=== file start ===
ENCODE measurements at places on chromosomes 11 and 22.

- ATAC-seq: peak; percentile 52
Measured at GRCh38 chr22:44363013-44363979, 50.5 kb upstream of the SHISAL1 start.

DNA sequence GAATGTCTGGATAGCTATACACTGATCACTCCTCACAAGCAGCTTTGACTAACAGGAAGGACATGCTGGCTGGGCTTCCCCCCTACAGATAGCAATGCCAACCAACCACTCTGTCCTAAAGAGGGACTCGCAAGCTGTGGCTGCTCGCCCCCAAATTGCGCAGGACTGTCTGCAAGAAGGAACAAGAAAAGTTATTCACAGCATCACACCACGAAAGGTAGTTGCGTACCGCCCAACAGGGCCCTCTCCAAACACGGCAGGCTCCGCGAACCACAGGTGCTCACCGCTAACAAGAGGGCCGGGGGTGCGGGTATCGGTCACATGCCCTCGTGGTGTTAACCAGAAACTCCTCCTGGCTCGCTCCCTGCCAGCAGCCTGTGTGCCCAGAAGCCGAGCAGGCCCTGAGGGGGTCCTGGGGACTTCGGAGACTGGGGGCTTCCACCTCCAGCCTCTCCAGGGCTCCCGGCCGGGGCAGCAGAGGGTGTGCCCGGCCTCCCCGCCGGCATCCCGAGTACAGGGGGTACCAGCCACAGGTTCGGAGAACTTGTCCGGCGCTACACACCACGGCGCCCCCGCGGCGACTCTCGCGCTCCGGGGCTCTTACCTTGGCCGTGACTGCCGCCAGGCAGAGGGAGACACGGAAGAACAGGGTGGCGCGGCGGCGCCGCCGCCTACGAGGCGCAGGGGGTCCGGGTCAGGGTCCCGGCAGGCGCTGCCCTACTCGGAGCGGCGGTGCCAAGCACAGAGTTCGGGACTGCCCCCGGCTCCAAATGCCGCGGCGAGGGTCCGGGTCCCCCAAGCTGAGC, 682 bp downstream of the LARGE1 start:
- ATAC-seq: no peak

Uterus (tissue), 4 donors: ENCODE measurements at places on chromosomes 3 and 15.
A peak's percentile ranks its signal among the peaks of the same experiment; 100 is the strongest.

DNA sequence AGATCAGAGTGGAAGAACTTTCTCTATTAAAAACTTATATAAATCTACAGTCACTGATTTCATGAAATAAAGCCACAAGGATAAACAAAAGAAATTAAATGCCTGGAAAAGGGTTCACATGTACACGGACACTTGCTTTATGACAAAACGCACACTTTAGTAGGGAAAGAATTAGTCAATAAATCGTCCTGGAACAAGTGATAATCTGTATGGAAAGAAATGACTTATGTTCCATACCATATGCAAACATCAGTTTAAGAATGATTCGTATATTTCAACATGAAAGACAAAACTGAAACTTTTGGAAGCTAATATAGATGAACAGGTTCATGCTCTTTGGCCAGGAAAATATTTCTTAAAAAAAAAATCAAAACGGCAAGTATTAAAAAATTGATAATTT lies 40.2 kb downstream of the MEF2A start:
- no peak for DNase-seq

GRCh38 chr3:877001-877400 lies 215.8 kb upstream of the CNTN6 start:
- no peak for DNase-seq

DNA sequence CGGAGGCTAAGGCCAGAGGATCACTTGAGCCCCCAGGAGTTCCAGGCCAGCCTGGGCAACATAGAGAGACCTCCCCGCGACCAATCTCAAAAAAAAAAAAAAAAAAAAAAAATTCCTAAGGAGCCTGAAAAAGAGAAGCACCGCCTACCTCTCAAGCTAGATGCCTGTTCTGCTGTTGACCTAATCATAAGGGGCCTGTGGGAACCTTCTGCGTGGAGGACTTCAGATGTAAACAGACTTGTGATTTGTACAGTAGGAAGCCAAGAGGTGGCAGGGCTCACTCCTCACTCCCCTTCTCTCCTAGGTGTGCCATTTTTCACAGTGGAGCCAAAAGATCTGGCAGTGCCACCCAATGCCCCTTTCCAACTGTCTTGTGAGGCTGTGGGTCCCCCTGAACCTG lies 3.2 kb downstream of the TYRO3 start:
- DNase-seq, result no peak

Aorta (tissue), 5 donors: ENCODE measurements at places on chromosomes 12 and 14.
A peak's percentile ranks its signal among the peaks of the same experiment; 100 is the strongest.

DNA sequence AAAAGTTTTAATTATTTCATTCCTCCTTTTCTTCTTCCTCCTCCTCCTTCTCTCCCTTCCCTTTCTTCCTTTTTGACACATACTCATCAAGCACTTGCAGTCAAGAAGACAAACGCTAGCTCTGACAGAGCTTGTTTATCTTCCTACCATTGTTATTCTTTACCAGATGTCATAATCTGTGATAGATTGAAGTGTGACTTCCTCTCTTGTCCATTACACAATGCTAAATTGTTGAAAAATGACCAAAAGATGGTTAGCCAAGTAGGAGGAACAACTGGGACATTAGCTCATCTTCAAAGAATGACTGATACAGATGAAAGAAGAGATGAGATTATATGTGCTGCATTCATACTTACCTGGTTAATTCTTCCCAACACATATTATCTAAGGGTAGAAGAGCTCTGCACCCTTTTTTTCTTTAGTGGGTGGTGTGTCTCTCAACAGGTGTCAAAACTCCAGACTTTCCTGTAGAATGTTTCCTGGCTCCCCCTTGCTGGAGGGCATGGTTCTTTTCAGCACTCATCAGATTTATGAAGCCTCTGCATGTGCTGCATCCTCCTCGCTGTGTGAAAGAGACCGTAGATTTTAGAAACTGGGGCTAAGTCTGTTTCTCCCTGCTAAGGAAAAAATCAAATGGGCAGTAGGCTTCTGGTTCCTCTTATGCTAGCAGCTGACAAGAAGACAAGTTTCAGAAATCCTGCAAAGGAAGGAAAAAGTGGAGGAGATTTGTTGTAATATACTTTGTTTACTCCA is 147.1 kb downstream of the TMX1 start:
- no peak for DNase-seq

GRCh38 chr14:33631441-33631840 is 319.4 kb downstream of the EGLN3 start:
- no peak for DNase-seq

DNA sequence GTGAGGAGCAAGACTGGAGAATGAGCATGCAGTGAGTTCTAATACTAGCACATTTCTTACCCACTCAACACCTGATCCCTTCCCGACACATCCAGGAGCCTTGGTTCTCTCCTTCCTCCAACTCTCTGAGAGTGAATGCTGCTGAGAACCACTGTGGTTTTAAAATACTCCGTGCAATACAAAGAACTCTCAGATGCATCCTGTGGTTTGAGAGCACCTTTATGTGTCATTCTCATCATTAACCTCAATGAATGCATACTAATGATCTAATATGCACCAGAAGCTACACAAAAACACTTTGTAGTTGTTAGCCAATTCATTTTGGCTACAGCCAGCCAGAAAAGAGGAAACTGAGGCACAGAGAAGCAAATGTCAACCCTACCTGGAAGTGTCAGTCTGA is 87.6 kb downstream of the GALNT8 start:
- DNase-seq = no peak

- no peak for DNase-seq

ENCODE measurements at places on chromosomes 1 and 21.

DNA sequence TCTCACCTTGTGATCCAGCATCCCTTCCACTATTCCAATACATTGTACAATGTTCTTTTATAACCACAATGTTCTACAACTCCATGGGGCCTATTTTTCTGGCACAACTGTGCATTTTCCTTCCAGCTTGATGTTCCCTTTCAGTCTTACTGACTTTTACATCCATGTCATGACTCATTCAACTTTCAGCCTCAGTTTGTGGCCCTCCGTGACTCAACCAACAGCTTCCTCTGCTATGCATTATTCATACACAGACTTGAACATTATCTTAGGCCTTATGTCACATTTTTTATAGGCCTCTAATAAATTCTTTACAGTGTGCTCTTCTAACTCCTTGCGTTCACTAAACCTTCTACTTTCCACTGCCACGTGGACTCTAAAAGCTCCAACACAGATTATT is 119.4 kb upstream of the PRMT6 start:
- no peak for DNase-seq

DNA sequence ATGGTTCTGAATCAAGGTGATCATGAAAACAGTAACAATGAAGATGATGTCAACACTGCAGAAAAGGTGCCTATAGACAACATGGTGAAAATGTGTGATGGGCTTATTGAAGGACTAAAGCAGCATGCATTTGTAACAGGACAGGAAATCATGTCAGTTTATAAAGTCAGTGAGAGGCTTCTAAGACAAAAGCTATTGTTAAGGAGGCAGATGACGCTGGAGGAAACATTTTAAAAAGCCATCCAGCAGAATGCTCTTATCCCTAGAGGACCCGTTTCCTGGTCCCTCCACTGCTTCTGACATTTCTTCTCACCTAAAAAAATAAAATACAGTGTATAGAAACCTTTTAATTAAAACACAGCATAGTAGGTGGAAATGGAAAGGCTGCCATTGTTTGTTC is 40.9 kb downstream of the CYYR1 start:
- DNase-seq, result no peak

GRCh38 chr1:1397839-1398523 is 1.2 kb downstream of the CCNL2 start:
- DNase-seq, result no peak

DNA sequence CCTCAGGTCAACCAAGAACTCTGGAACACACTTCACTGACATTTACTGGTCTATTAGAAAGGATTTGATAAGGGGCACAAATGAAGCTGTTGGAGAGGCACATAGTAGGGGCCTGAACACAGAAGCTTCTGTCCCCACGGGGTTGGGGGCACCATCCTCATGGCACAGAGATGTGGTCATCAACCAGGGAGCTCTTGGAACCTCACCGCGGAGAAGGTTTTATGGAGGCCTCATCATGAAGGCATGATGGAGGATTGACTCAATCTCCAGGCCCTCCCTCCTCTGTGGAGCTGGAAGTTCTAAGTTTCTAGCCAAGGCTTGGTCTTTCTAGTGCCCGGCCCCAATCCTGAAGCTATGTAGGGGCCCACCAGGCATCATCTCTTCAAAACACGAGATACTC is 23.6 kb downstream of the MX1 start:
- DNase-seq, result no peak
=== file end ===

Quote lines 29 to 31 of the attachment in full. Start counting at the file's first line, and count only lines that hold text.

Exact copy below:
- DNase-seq, result no peak

DNA sequence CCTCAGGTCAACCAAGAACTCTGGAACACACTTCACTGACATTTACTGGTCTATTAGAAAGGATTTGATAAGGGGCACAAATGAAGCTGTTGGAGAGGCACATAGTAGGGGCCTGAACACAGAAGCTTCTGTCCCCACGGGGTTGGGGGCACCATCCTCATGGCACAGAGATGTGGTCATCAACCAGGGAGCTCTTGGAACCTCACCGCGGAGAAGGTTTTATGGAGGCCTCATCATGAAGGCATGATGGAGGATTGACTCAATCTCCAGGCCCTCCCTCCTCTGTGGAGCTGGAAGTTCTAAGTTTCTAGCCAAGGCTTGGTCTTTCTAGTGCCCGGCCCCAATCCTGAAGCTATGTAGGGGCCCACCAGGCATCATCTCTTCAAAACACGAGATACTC is 23.6 kb downstream of the MX1 start:
- DNase-seq, result no peak